A 2016 study by the American College of Sports Medicine stated if workers do not have emotional resilience skills and habits to help support them during stressful times, their productivity declines. Work-related requirements such as precision and accuracy, problem solving, interpersonal communications as well as speed and quality of work output will suffer. We  need to adjust to change without disruption or difficulty while maintaining good functional capacities. We need to bounce back without breaking and without giving in, giving up or breaking down. Stress Management is an integral component of Global Employee Health and Fitness Month (every May) healthandfitnessmonth.org and as the Architect of this initiative I felt passionately about including this component along with nutrition and physical activity, to give each and every worker the opportunity to go home “whole.”

Each and every day when confronted with stress, think about what advice you would give to a friend and then take this advice yourself!


Diane Hart, Owner of Hart to Heart Fitness, (www.harttoheartfitness.org) is a Nationally Certified Fitness Professional, Personal Trainer, Health Educator and is current President of the National Association for Health and Fitness (www.physicalfitness.org) founded in 1979 by the U.S. President’s Council on Sports and Fitness. 

Back pain

Exercise Not Helping Your Back Pain? It’s Not you, It’s Your Strategy! | Part 2

This is part 2 in a series. Click here to read part 1.

In Part 1 of this series, we discussed the dilemma of back pain that persists despite your persistent efforts to solve the problem.  You’ve been prescribed medication, exercise, and a myriad of methods to “stretch” and “loosen” your muscles, but no avail. You must be a lost cause . . . right?

Maybe not.

It’s not your effort that’s lacking; perhaps it’s your strategy of solving the problem that’s in need of some tweaking.

In Part 1 we established that the body operates as a system:  an interconnected, interactinginterdependent set of parts designed to achieve a goal– and in the case of the human body, the goal is production of high-quality movement for the sake of survival.  Part of its genius, in my opinion, is in its sophisticated setup for communication within itself: the body is one continuous, cohesive system with a built-in mechanism that allows for every part to be aware of, and work with, the other parts to achieve the goal of operating efficiently.  The human body is a truly amazing system!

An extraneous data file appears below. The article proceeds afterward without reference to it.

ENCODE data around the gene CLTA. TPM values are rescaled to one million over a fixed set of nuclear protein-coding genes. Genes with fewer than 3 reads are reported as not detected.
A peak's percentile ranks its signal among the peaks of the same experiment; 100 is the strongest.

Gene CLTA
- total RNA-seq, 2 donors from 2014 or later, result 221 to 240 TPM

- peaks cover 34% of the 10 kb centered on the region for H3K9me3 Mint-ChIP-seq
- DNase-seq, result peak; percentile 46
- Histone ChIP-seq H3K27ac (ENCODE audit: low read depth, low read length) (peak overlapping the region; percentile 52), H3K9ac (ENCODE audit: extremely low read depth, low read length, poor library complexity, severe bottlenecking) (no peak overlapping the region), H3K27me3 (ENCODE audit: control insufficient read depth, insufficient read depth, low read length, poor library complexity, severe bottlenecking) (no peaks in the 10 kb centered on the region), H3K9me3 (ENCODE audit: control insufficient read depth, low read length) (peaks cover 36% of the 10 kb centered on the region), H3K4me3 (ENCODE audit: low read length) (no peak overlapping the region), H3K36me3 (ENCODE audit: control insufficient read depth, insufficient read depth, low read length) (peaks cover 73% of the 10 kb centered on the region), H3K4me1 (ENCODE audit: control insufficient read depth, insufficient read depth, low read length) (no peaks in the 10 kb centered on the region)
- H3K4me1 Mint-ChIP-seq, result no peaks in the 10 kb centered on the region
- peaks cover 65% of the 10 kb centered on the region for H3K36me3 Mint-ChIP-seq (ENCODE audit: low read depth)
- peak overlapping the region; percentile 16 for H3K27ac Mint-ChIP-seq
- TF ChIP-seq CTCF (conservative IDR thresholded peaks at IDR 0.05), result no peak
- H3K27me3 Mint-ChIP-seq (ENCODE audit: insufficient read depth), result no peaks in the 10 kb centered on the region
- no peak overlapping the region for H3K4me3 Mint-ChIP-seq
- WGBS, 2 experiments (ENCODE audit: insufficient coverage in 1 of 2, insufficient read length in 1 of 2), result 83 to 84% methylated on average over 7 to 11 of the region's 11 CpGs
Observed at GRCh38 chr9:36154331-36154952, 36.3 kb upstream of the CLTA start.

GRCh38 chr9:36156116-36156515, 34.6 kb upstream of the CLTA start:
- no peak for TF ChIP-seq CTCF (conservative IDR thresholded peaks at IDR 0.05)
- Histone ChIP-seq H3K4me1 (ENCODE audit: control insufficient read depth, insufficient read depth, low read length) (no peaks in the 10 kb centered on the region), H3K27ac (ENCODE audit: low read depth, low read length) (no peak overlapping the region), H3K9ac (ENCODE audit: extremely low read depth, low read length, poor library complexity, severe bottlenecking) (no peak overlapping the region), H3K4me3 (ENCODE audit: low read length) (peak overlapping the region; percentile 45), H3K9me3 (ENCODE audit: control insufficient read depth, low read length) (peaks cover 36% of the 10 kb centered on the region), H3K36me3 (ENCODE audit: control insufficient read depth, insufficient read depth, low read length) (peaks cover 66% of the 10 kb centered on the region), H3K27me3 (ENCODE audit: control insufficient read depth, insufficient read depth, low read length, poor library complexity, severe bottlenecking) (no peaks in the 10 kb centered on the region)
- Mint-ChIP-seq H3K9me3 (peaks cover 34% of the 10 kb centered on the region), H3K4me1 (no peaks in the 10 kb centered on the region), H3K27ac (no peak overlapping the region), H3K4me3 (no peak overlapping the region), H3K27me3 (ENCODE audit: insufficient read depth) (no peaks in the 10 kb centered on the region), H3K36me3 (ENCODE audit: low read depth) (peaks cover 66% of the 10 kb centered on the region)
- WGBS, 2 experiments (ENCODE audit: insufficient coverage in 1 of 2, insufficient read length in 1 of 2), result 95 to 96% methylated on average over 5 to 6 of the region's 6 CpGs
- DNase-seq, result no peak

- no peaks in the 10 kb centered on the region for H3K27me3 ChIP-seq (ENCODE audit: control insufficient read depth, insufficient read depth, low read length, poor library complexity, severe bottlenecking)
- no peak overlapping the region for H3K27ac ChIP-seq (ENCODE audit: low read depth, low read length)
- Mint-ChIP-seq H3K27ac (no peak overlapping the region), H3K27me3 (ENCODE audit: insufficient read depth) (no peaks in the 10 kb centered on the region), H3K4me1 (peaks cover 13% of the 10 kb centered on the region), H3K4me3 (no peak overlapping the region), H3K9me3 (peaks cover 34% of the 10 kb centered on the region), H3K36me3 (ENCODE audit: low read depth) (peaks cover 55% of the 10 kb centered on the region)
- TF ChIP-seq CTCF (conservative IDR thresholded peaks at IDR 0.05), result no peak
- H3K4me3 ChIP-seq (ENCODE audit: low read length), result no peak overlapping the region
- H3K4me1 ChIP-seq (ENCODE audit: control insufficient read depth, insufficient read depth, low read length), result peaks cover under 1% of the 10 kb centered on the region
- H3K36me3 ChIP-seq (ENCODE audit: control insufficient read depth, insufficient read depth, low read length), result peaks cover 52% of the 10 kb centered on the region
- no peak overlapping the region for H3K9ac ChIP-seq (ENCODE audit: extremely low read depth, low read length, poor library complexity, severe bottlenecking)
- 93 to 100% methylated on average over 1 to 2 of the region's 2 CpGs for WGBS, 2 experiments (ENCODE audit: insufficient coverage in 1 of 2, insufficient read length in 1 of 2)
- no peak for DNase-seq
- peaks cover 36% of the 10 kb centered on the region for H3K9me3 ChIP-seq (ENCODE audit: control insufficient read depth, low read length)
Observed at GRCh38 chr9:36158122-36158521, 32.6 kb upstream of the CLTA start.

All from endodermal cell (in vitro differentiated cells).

Every body movement is a whole-body task that requires an internal, whole-body solution.  Your muscles are an interconnected, interacting, interdependent system, constantly communicating back and forth, working together to create and control movement. All of your muscles are involved in one way or another in any bodily event.

Conversely, an issue with low-quality muscle function in any area of your system has the inherent potential to affect the performance quality—and your brain’s conclusion about how you feel–  in any other area of your system.

 Let’s apply this Systems Approach to form a new strategy to address your back pain.

Solving Your Body’s Problems Using the Systems Approach

The fact that your back is where you feel muscle pain and tightness doesn’t necessarily mean your back itself is the problem.  The standard Western medicine approach subscribes to the philosophy of “Local pain means a local problem, which requires a local solution”, but this isn’t always the case.

Imagine you start your car in the morning, and the “check engine” light pops up.  What’s wrong with your car?  Is the “check engine” light itself the problem?  No– the “check engine” light is an indicator, a safety mechanism built into your car’s system to alert you of a problem somewhere in the car’s system that needs to be addressed.

Likewise, pain you experience with movement is simply an indicator that there’s low-quality function somewhere in your muscle system . . . but not necessarily at the specific location you feel the pain.  The pain is just symptom, the downstream result of poor quality.  The pain itself is not the problem to be solved; the low-quality control is the problem!  Instead of focusing directly on the part where you feel pain, my work focus is on the quality of your position control.  Any area of the body with low-quality muscular control can contribute to a problem with movement, pain, tightness, or discomfort you are experiencing in any other area of their body.

While the work of a Certified Muscle System Specialist™ and the work of a physical therapist may look similar, the philosophy and thought process differ greatly.  Physical therapy generally focuses on a patient’s complaint of pain or tightness, and as a result the therapy is almost always performed on or around the area of the patient’s pain. The physical therapy approach often subscribes to the philosophy of “local problem, local solution” we discussed earlier.